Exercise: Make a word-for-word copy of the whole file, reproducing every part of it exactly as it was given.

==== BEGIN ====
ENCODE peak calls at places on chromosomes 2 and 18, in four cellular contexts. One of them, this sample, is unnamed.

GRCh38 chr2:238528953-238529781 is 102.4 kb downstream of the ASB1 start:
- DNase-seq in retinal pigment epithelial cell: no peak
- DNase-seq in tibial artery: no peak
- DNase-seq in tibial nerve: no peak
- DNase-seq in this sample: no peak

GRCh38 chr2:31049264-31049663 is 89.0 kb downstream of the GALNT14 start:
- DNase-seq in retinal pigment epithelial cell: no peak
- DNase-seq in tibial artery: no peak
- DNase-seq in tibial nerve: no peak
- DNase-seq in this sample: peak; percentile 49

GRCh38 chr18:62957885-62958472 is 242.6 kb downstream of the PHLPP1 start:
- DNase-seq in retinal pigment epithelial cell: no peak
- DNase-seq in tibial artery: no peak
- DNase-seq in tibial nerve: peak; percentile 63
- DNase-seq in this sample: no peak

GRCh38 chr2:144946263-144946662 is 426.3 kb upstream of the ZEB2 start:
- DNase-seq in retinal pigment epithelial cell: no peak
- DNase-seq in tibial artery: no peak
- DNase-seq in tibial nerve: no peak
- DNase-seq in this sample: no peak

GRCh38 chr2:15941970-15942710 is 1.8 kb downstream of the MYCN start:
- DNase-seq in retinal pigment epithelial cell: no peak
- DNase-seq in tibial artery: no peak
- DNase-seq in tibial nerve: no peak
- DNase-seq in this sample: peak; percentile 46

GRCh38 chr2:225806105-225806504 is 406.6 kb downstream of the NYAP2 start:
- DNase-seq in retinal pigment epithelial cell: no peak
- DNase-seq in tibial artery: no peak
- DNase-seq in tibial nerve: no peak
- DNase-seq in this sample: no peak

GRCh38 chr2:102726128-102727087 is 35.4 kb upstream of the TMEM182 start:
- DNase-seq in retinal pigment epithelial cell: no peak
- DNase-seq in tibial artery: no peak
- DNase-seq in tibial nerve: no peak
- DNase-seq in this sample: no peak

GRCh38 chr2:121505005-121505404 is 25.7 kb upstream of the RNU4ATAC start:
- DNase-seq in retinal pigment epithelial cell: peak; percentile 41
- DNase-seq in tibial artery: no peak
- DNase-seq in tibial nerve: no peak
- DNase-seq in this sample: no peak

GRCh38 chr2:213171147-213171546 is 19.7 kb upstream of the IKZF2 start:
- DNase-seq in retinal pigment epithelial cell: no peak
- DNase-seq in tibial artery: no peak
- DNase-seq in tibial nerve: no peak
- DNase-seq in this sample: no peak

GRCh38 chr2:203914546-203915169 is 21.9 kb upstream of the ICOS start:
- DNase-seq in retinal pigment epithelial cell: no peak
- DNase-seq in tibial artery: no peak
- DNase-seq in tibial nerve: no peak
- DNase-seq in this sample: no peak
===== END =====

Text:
ENCODE peak calls at places on chromosomes 2 and 18, in four cellular contexts. One of them, this sample, is unnamed.

GRCh38 chr2:238528953-238529781 is 102.4 kb downstream of the ASB1 start:
- DNase-seq in retinal pigment epithelial cell: no peak
- DNase-seq in tibial artery: no peak
- DNase-seq in tibial nerve: no peak
- DNase-seq in this sample: no peak

GRCh38 chr2:31049264-31049663 is 89.0 kb downstream of the GALNT14 start:
- DNase-seq in retinal pigment epithelial cell: no peak
- DNase-seq in tibial artery: no peak
- DNase-seq in tibial nerve: no peak
- DNase-seq in this sample: peak; percentile 49

GRCh38 chr18:62957885-62958472 is 242.6 kb downstream of the PHLPP1 start:
- DNase-seq in retinal pigment epithelial cell: no peak
- DNase-seq in tibial artery: no peak
- DNase-seq in tibial nerve: peak; percentile 63
- DNase-seq in this sample: no peak

GRCh38 chr2:144946263-144946662 is 426.3 kb upstream of the ZEB2 start:
- DNase-seq in retinal pigment epithelial cell: no peak
- DNase-seq in tibial artery: no peak
- DNase-seq in tibial nerve: no peak
- DNase-seq in this sample: no peak

GRCh38 chr2:15941970-15942710 is 1.8 kb downstream of the MYCN start:
- DNase-seq in retinal pigment epithelial cell: no peak
- DNase-seq in tibial artery: no peak
- DNase-seq in tibial nerve: no peak
- DNase-seq in this sample: peak; percentile 46

GRCh38 chr2:225806105-225806504 is 406.6 kb downstream of the NYAP2 start:
- DNase-seq in retinal pigment epithelial cell: no peak
- DNase-seq in tibial artery: no peak
- DNase-seq in tibial nerve: no peak
- DNase-seq in this sample: no peak

GRCh38 chr2:102726128-102727087 is 35.4 kb upstream of the TMEM182 start:
- DNase-seq in retinal pigment epithelial cell: no peak
- DNase-seq in tibial artery: no peak
- DNase-seq in tibial nerve: no peak
- DNase-seq in this sample: no peak

GRCh38 chr2:121505005-121505404 is 25.7 kb upstream of the RNU4ATAC start:
- DNase-seq in retinal pigment epithelial cell: peak; percentile 41
- DNase-seq in tibial artery: no peak
- DNase-seq in tibial nerve: no peak
- DNase-seq in this sample: no peak

GRCh38 chr2:213171147-213171546 is 19.7 kb upstream of the IKZF2 start:
- DNase-seq in retinal pigment epithelial cell: no peak
- DNase-seq in tibial artery: no peak
- DNase-seq in tibial nerve: no peak
- DNase-seq in this sample: no peak

GRCh38 chr2:203914546-203915169 is 21.9 kb upstream of the ICOS start:
- DNase-seq in retinal pigment epithelial cell: no peak
- DNase-seq in tibial artery: no peak
- DNase-seq in tibial nerve: no peak
- DNase-seq in this sample: no peak